Medical Referral Guidelines - For Providers
- Audiology-Hearing Loss
- Ear, Nose, and Throat
- General Surgery
- Limb Preservation
- Oral and Maxillofacial
- Pediatric Infectious Disease
- Pediatric Pulmonology
- Plastic Surgery
- Pulmonology - Adult
- Vascular Surgery
- Wound Care (non-healing)
Tympanic Membrane Perforation
- A tympanic membrane perforation represents a hole in the eardrum establishing a communication between the middle and external ear.
- There are two general types, which are distinguished by the area of the eardrum involved. A central perforation (most common) can involve any portion of the drum as long as a portion of the tympanic membrane surrounds the hole. A marginal perforation involves the edge of the eardrum (tympanic annulus).
- A tympanic membrane perforation must be distinguished from a retraction pocket, which is typically an involution of a portion of the intact tympanic membrane and can be a harbinger of cholesteatoma.
- Treatment of central and marginal perforations is the same.
Initial Diagnosis and Management
- History: Key factors to elicit in the history include the etiology of the perforation, the duration of the perforation, and associated symptoms including hearing loss, otorrhea, vertigo, and tinnitus. Common etiologies include acute or chronic infection, eustachian tube dysfunction, trauma, and previous ear surgery (including PE tube placement). Typically, tympanic membrane perforations heal on their own over the course of 1-4 months, especially if they developed from an acute process. Chronic disease is more likely to require intervention.
- Physical: The physical exam should confirm the existence of a perforation vs. a retraction pocket, as well as describe the perforation’s size and location. The size is given as a percentage of the drum surface, and the location describes the quadrant of the drum. For example: a 25% central perforation in the anterior inferior quadrant. On pneumotoscopy the TM will not move if there is a perforation. If there is movement, the diagnosis of a TM retraction should be suspected. An examination of the middle ear mucosa should be performed through the perforation to document any pathology (cholesteatoma, infection, etc). Typically with an infection there will be discharge visible in the external ear and the mucosa will look pale and friable. Rinne & Weber tests are always indicated with a 512Hz tuning fork to document hearing loss.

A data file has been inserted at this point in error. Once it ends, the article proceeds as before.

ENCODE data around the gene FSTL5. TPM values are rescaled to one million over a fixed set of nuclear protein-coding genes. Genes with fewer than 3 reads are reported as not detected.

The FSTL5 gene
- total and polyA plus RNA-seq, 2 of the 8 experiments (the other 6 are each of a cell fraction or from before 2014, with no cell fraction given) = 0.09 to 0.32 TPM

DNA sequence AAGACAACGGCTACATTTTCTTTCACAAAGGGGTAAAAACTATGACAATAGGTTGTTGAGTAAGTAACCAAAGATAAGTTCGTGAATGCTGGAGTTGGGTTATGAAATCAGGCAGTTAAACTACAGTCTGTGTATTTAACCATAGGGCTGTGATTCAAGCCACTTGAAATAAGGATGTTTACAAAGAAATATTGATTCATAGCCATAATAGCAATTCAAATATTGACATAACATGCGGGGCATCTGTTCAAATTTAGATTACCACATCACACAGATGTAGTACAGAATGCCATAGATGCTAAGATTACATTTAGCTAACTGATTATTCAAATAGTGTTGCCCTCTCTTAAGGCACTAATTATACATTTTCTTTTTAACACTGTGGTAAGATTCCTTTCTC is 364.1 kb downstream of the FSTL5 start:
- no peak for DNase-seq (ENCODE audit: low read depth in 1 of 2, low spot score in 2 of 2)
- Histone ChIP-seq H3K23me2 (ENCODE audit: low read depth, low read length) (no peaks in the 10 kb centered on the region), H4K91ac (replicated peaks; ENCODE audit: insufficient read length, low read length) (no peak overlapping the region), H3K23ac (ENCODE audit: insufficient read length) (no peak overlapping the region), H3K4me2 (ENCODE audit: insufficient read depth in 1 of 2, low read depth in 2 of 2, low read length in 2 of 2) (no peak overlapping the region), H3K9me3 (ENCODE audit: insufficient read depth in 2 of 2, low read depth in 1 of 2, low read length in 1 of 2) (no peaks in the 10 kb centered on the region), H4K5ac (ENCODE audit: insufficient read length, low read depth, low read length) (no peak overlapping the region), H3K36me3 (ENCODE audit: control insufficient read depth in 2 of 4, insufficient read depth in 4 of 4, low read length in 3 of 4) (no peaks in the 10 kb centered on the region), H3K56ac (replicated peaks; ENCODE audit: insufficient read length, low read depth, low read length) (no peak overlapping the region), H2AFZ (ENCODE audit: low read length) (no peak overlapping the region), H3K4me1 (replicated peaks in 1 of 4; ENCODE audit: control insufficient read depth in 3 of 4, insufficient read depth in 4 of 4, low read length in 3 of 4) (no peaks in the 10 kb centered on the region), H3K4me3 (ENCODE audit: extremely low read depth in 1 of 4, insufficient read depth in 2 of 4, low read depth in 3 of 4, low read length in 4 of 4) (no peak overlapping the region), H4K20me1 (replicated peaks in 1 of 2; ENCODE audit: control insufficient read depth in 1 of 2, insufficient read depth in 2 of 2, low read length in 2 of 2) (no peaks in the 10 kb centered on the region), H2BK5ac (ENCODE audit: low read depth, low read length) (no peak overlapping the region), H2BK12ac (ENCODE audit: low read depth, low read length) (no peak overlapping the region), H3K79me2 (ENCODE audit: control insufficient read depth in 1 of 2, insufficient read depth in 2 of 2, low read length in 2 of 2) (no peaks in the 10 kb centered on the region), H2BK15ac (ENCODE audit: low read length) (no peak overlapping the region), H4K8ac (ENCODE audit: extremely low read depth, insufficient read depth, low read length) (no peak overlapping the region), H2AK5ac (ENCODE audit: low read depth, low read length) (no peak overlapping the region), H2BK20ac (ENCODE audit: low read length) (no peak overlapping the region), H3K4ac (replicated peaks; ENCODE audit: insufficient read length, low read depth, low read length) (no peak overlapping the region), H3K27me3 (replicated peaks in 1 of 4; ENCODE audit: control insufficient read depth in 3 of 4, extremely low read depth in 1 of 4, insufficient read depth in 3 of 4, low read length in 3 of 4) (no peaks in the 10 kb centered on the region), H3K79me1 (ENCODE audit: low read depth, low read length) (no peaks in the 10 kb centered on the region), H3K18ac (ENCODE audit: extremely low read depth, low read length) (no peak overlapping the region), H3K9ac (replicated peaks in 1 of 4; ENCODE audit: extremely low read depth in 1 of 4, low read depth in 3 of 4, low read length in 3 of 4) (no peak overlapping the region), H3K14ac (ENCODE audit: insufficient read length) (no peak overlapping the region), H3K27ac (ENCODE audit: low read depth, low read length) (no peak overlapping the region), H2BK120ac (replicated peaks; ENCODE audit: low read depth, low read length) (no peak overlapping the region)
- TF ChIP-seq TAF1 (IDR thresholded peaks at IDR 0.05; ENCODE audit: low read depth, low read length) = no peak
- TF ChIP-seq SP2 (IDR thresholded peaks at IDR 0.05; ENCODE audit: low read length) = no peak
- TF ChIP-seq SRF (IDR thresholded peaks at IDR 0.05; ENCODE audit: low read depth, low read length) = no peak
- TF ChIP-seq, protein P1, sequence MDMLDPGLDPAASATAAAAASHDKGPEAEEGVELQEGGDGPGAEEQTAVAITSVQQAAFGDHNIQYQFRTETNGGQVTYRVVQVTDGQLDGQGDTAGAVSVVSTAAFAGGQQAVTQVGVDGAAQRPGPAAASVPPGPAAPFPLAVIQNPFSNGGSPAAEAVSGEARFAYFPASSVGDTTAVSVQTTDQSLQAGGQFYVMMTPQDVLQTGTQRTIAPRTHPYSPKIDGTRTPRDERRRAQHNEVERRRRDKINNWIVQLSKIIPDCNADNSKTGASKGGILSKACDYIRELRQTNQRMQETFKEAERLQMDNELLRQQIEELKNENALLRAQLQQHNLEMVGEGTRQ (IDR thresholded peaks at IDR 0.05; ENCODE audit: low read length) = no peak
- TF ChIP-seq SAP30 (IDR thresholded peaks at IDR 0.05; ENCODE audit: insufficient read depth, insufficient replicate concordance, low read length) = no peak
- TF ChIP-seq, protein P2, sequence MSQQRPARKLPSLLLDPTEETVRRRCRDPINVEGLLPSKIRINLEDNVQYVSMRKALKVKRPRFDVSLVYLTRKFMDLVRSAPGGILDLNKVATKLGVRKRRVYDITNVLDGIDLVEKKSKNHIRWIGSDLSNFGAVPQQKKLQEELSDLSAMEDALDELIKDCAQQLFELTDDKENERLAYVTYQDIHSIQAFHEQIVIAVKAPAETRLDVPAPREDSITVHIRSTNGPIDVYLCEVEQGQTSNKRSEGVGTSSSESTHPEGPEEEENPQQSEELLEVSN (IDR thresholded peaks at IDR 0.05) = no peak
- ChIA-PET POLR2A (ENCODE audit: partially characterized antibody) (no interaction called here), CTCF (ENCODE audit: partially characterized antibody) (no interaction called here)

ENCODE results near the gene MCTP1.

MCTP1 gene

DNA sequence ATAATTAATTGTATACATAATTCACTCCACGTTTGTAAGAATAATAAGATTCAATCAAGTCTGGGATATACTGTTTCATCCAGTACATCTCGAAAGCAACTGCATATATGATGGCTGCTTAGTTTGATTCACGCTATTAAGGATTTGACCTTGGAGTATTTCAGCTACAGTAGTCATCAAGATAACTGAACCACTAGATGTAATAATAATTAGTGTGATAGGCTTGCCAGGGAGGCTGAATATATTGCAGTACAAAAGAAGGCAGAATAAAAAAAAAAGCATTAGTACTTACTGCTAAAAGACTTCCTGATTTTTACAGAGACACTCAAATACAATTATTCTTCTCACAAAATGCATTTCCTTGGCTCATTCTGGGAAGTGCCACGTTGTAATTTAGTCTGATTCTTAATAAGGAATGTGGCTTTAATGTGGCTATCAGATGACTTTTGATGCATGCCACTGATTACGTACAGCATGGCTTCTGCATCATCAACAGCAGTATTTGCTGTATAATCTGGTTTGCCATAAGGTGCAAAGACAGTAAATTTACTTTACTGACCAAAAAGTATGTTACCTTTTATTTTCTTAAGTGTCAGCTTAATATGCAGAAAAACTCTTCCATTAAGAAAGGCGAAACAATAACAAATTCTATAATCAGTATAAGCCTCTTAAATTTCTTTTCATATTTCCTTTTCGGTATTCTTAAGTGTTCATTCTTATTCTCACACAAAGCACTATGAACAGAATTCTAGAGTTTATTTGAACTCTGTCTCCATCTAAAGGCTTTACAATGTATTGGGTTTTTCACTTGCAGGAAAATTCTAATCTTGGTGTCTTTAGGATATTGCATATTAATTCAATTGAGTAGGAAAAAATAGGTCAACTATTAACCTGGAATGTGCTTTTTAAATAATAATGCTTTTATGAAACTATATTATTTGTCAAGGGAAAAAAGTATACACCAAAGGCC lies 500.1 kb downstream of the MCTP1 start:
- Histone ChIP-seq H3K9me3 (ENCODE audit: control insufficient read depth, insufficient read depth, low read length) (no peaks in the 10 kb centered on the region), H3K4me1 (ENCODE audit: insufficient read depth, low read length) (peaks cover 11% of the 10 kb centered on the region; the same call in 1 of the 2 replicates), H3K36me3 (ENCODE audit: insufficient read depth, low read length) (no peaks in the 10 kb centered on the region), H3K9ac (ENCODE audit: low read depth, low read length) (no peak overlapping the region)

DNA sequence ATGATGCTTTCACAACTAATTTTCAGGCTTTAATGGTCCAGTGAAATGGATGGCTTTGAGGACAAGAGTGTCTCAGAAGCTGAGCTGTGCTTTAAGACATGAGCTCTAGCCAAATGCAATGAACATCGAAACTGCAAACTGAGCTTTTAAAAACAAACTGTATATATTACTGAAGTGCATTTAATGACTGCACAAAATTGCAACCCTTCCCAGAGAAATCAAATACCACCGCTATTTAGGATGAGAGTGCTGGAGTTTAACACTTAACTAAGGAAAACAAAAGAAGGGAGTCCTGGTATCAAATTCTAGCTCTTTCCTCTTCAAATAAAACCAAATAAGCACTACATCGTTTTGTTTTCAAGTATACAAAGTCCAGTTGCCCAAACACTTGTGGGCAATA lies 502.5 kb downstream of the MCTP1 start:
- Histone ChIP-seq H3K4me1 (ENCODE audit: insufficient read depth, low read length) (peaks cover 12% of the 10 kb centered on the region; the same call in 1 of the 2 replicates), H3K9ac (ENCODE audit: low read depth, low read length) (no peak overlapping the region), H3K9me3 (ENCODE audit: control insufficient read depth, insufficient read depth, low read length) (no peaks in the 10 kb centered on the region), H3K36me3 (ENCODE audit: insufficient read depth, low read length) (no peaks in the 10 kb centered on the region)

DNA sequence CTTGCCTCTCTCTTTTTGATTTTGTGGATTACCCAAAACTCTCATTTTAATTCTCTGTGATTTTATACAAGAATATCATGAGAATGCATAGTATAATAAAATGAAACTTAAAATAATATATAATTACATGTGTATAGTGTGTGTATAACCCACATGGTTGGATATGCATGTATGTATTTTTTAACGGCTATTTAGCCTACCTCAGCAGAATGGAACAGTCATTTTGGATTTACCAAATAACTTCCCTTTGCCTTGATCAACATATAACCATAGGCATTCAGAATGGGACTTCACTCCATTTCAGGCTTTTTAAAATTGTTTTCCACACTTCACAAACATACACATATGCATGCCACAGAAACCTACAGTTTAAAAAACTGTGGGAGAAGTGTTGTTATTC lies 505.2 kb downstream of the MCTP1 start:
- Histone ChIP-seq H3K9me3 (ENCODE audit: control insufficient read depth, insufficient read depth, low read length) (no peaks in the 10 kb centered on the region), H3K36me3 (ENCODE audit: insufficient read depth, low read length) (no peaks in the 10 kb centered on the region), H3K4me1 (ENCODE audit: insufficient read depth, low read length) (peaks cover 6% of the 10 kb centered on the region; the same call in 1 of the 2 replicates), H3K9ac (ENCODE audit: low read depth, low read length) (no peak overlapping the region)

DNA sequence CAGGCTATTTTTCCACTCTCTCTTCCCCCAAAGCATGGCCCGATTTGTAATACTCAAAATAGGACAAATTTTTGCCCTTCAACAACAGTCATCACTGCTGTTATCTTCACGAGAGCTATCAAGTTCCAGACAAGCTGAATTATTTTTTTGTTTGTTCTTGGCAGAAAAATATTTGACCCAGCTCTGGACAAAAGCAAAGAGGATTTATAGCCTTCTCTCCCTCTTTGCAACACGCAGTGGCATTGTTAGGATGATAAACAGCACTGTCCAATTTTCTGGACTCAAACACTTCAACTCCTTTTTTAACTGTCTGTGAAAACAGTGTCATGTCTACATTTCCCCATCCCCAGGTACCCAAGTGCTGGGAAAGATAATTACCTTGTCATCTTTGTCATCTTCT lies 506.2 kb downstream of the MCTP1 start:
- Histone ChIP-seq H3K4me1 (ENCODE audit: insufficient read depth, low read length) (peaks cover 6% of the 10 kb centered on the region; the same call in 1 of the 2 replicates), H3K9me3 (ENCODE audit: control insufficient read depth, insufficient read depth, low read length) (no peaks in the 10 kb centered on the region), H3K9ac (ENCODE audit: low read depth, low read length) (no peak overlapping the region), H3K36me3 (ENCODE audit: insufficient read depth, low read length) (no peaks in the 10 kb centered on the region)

- Ancillary Tests: An audiogram should be obtained to document and quantify any hearing loss. This is especially important in the trauma setting as well as in chronic infection.
Management strategies are initially focused on the etiology. Acute and/or chronic infections as well as eustachian tube dysfunction should be treated medically. The majority of tympanic perforations undergo spontaneous closure with conservative care. Patients should be instructed to keep water out of the ear during healing especially during bathing and swimming. Patients may use a large cotton ball saturated with vaseline (petrolatum) jelly placed onto the outer ear opening to prevent water from entering the ear.
Ongoing Management and Objectives
Ongoing management should focus on prevention of infection and documentation of spontaneous perforation closure.
Indications for Specialty Care Referral
An audiogram showing conductive hearing loss associated with a TM perforation.
Traumatic perforation with any of the following: flap of TM into middle ear, vertigo, or hearing loss. Call ENT Clinic and refer immediately.
Recurrent middle ear infections associated with a TM perforation.
Patient desires to participate in water activities AND surgical correction with an otherwise stable perforation without infection or hearing loss.
Criteria for Return to Primary Care
Resolution of the problem by medical or surgical therapy.